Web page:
Mortgage & Forbearance:

  • For the 16th straight week loans in forbearance decreased. They went from 6.93% to 6.87% dropping the number to roughly 3.4 million mortgages enrolled in a forbearance plan. (MBA)
  • Mortgage applications are up 22% year over year.

“The share of loans in forbearance continues to decline and is now at a level not seen since mid-April. Many homeowners with GSE loans are exiting forbearance into a deferral plan and resuming their original mortgage payment, but waiting to pay the forborne amount until the end of the loan.”

Mike Fratantoni, MBA’s Senior Vice President and Chief Economist

Resources:

Economy:

  • College enrollment is down 2.5% year over year. During economic downturns, community colleges tend to see an increase in enrollment however, this year enrollment is down 7.5%. (National Student Clearinghouse Research Center)
  • Personal savings rates have increased to 24% compared to early March when they were 7%. Bank deposits are up $2 trillion in 6 months. (Matt Stephani, Cavanal Hill Investment Management)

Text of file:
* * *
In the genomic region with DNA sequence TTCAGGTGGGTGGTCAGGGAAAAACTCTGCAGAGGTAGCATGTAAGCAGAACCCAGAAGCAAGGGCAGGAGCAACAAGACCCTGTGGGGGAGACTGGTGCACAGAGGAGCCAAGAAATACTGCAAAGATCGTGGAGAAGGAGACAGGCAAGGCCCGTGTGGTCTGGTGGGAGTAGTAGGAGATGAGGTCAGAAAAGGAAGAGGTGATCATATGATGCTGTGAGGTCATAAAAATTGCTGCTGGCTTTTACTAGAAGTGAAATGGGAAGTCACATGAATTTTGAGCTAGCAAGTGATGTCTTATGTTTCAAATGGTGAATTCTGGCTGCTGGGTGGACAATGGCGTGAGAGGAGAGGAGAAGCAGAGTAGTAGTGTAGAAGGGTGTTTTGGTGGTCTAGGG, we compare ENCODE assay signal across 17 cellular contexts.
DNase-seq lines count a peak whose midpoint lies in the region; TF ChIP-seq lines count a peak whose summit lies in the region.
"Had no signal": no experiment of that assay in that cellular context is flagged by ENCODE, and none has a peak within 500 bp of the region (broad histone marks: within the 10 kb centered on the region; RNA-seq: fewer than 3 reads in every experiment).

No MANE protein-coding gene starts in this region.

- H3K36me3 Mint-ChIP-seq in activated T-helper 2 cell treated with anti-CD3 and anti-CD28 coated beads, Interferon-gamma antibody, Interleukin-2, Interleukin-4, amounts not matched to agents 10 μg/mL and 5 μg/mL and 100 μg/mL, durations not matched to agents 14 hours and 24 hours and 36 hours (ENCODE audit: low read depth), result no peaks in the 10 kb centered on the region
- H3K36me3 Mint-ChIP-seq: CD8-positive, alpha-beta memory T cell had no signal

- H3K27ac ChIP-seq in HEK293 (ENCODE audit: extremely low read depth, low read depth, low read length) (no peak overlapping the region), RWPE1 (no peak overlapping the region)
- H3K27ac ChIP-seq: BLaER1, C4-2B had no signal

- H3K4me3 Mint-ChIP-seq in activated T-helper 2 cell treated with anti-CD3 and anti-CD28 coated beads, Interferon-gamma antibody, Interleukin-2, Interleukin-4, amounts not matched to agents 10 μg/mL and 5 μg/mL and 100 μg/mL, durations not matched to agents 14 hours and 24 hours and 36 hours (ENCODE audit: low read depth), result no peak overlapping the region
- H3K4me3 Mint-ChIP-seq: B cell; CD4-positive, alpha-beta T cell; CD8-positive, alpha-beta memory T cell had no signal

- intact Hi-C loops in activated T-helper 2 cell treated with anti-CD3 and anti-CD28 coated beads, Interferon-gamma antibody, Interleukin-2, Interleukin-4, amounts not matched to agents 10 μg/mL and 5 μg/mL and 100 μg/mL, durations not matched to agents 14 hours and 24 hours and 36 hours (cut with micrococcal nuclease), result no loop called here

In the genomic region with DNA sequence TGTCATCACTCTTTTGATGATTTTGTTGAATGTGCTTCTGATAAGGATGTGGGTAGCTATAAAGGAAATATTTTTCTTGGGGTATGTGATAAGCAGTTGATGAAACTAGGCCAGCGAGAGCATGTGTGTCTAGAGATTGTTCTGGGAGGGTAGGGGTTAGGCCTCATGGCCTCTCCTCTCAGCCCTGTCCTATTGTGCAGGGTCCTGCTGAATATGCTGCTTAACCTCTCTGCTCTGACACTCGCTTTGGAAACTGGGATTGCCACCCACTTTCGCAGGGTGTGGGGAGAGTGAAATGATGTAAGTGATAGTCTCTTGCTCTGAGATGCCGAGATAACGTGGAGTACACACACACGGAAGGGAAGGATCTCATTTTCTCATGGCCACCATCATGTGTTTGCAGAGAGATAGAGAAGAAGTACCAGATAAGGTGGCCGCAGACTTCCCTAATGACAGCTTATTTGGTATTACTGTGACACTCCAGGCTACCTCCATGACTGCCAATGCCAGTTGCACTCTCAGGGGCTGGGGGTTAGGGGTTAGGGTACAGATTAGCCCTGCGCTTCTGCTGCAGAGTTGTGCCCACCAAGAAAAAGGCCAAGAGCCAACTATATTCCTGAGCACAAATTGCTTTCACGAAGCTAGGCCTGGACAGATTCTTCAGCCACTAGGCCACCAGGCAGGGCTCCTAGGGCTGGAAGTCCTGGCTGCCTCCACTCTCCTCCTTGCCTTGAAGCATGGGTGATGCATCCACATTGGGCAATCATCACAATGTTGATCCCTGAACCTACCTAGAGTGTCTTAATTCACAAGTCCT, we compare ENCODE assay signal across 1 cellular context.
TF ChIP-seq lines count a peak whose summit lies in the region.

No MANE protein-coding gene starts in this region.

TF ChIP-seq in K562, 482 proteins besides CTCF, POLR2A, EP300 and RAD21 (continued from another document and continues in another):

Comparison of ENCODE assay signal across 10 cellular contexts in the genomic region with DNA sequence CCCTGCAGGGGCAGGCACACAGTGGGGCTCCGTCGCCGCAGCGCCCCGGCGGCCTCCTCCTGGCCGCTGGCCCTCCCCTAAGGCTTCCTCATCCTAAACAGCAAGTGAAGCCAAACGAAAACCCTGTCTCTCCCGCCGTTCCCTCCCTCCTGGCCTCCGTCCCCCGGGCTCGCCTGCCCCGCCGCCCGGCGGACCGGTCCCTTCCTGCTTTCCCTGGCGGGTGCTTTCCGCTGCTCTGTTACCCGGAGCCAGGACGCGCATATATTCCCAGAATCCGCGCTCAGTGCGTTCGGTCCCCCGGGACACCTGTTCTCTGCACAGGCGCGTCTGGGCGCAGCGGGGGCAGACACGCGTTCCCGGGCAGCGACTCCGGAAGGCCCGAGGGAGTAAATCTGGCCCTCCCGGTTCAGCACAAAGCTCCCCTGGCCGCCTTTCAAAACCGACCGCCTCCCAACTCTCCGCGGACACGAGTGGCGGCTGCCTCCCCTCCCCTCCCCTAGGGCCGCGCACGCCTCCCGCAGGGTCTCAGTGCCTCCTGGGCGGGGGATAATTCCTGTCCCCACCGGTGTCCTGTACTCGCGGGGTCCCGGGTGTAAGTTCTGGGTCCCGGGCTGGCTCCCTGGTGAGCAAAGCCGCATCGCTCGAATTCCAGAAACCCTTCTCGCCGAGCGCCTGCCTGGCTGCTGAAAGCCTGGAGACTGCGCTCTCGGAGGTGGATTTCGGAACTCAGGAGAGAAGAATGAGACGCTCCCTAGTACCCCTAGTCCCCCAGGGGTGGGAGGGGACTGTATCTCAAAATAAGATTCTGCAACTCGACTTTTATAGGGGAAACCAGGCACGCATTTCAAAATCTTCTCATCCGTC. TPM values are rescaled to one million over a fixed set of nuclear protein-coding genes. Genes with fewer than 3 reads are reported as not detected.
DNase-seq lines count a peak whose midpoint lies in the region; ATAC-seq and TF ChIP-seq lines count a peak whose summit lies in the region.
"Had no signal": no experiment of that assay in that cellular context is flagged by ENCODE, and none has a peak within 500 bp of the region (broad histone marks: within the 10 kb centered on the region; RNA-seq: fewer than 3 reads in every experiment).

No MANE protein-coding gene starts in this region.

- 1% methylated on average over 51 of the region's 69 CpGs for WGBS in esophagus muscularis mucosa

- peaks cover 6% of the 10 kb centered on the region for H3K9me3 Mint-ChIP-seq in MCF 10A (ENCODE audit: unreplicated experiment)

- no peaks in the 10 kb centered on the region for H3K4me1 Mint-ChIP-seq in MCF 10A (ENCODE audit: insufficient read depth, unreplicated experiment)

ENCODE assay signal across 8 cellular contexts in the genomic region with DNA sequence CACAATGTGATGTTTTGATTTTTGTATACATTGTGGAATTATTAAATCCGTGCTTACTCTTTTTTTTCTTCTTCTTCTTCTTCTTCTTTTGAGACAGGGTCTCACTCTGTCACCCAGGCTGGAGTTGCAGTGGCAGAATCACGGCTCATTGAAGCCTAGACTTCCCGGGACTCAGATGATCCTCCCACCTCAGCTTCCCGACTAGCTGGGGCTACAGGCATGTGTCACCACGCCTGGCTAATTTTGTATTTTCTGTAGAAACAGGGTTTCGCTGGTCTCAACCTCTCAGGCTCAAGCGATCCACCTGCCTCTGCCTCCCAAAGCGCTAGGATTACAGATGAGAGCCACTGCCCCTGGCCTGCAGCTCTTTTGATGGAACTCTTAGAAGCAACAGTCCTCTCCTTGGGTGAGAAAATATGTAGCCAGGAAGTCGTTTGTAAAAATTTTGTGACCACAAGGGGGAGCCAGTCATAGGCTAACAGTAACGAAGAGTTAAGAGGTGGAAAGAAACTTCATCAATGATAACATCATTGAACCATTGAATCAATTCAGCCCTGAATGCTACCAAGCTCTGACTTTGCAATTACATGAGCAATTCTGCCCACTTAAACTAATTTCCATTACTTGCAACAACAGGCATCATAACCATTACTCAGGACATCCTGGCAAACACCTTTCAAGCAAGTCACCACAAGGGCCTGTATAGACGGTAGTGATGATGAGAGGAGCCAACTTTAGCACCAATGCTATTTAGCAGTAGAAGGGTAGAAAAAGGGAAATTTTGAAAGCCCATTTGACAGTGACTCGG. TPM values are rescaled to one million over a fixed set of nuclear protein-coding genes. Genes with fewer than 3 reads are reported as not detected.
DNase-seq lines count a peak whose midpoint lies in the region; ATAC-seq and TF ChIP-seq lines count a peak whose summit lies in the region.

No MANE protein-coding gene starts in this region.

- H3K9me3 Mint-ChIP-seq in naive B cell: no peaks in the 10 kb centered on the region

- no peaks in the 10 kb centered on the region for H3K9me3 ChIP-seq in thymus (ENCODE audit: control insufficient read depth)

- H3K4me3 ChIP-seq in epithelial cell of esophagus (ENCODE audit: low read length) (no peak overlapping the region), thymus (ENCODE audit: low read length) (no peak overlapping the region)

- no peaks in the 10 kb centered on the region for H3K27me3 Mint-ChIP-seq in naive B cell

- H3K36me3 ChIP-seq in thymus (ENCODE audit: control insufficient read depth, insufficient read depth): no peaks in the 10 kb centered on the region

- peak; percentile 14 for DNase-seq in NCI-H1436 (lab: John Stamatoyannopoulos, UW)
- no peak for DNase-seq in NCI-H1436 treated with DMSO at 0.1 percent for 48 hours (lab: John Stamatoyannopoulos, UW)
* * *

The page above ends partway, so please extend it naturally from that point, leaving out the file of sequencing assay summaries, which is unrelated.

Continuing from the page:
• Elliott Pollack expects that nearly all industries in Greater Phoenix will be fully recovered by the end of 2022 and that housing will continue being the strongest sector.
  • Hotel occupancy rates in August in Arizona were 47.9%, up from 46.5% in July, and down from 64.6% in August 2019.
  • One in six or about 100,000 restaurants have closed permanently, leaving about 3 million people out of work and an expected $240 billion in losses by the end of the year. (New York Times)
  • In July, the most recent available data, US airlines carried 73% fewer passengers than in July 2019, better than the 96.1% drop seen in April 2020 compared to a year earlier. (US Department of Transportation)